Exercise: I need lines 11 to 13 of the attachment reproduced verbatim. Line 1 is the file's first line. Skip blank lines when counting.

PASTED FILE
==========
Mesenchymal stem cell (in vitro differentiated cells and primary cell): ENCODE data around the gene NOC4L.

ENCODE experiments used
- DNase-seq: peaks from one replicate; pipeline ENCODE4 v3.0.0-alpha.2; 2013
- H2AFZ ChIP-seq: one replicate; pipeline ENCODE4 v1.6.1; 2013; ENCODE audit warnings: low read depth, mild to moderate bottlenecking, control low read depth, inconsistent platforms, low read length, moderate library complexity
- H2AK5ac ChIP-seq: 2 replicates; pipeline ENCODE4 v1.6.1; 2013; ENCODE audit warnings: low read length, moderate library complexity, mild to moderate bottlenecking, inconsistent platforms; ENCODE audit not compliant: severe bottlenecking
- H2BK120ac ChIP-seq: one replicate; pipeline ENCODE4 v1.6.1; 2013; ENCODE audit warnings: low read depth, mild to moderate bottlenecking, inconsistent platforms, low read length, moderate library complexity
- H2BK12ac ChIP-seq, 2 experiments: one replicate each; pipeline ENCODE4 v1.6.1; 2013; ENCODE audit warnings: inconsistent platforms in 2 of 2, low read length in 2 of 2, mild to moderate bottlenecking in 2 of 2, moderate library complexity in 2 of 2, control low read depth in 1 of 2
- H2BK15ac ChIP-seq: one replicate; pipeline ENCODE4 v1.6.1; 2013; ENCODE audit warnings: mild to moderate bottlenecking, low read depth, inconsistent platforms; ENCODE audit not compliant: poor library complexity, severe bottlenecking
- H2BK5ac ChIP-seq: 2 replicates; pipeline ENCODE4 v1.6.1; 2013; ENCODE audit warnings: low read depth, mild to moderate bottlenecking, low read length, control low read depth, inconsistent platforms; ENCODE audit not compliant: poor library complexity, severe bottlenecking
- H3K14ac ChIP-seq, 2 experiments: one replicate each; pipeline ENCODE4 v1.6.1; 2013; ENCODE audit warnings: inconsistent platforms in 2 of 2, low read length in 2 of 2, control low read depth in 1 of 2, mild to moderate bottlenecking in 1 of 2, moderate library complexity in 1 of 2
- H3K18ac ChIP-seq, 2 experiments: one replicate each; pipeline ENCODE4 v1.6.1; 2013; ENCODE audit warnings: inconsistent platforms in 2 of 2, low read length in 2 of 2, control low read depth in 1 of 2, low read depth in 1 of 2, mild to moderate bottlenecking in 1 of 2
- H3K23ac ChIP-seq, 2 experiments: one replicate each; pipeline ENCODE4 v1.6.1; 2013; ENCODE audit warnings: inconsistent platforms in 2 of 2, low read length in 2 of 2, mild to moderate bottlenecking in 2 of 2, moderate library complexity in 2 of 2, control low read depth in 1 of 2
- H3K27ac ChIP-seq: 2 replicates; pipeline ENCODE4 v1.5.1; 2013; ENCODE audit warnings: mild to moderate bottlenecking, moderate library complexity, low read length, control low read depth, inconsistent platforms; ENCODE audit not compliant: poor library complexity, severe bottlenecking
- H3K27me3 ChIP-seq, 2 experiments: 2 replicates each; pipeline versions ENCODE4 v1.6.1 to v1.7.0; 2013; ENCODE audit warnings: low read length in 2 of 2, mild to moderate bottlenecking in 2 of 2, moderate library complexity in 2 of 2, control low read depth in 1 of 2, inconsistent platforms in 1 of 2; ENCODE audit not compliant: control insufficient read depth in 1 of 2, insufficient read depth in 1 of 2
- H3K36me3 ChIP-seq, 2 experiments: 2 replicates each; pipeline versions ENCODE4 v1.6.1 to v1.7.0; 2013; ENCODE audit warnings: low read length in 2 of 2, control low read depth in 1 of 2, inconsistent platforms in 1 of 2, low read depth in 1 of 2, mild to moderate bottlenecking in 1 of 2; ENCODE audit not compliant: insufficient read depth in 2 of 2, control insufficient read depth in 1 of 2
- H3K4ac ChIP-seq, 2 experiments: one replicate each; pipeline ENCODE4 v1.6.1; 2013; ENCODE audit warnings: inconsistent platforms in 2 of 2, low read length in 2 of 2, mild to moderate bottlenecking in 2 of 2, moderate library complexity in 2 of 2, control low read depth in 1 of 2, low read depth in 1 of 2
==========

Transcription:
- H3K18ac ChIP-seq, 2 experiments: one replicate each; pipeline ENCODE4 v1.6.1; 2013; ENCODE audit warnings: inconsistent platforms in 2 of 2, low read length in 2 of 2, control low read depth in 1 of 2, low read depth in 1 of 2, mild to moderate bottlenecking in 1 of 2
- H3K23ac ChIP-seq, 2 experiments: one replicate each; pipeline ENCODE4 v1.6.1; 2013; ENCODE audit warnings: inconsistent platforms in 2 of 2, low read length in 2 of 2, mild to moderate bottlenecking in 2 of 2, moderate library complexity in 2 of 2, control low read depth in 1 of 2
- H3K27ac ChIP-seq: 2 replicates; pipeline ENCODE4 v1.5.1; 2013; ENCODE audit warnings: mild to moderate bottlenecking, moderate library complexity, low read length, control low read depth, inconsistent platforms; ENCODE audit not compliant: poor library complexity, severe bottlenecking